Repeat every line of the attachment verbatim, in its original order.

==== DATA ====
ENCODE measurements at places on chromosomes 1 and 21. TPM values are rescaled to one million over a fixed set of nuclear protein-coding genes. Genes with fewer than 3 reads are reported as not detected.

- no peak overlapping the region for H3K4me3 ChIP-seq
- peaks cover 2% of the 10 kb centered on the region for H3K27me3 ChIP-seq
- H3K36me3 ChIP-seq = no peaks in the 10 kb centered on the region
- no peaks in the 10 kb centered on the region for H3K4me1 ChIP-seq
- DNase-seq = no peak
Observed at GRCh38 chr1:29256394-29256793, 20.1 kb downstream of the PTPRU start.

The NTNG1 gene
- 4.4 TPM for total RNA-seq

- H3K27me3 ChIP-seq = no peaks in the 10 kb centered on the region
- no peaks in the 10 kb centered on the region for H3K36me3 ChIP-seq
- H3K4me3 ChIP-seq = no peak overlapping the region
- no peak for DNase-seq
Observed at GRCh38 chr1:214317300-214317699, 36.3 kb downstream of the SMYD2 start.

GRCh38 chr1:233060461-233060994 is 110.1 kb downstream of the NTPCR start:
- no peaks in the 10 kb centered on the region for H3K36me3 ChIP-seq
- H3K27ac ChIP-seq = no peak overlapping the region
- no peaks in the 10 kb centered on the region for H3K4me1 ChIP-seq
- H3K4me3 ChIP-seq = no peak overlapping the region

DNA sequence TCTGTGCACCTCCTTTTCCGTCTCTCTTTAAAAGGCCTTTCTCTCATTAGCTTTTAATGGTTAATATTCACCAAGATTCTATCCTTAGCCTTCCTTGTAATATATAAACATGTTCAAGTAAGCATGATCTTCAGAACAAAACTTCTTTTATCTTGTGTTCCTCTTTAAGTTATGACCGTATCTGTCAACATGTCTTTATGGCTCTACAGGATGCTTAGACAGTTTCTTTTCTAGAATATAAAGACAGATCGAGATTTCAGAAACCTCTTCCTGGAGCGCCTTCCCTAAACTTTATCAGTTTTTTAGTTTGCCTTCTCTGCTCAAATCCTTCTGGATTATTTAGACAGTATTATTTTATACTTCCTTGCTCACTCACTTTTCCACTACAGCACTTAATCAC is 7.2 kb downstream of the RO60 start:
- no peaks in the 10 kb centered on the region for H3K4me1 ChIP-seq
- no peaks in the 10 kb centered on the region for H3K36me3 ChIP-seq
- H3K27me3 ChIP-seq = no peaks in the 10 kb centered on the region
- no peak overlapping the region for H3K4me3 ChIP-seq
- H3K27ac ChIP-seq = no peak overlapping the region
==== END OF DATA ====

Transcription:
ENCODE measurements at places on chromosomes 1 and 21. TPM values are rescaled to one million over a fixed set of nuclear protein-coding genes. Genes with fewer than 3 reads are reported as not detected.

- no peak overlapping the region for H3K4me3 ChIP-seq
- peaks cover 2% of the 10 kb centered on the region for H3K27me3 ChIP-seq
- H3K36me3 ChIP-seq = no peaks in the 10 kb centered on the region
- no peaks in the 10 kb centered on the region for H3K4me1 ChIP-seq
- DNase-seq = no peak
Observed at GRCh38 chr1:29256394-29256793, 20.1 kb downstream of the PTPRU start.

The NTNG1 gene
- 4.4 TPM for total RNA-seq

- H3K27me3 ChIP-seq = no peaks in the 10 kb centered on the region
- no peaks in the 10 kb centered on the region for H3K36me3 ChIP-seq
- H3K4me3 ChIP-seq = no peak overlapping the region
- no peak for DNase-seq
Observed at GRCh38 chr1:214317300-214317699, 36.3 kb downstream of the SMYD2 start.

GRCh38 chr1:233060461-233060994 is 110.1 kb downstream of the NTPCR start:
- no peaks in the 10 kb centered on the region for H3K36me3 ChIP-seq
- H3K27ac ChIP-seq = no peak overlapping the region
- no peaks in the 10 kb centered on the region for H3K4me1 ChIP-seq
- H3K4me3 ChIP-seq = no peak overlapping the region

DNA sequence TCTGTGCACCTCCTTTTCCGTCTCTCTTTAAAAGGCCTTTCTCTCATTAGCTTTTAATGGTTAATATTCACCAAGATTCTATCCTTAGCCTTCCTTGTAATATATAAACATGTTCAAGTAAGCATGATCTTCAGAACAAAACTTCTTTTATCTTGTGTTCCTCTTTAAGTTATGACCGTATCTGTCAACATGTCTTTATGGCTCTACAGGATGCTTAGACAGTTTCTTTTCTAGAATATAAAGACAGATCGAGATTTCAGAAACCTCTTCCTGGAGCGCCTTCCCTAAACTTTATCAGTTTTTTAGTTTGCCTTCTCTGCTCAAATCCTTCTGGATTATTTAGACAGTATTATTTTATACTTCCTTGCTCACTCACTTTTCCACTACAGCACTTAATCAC is 7.2 kb downstream of the RO60 start:
- no peaks in the 10 kb centered on the region for H3K4me1 ChIP-seq
- no peaks in the 10 kb centered on the region for H3K36me3 ChIP-seq
- H3K27me3 ChIP-seq = no peaks in the 10 kb centered on the region
- no peak overlapping the region for H3K4me3 ChIP-seq
- H3K27ac ChIP-seq = no peak overlapping the region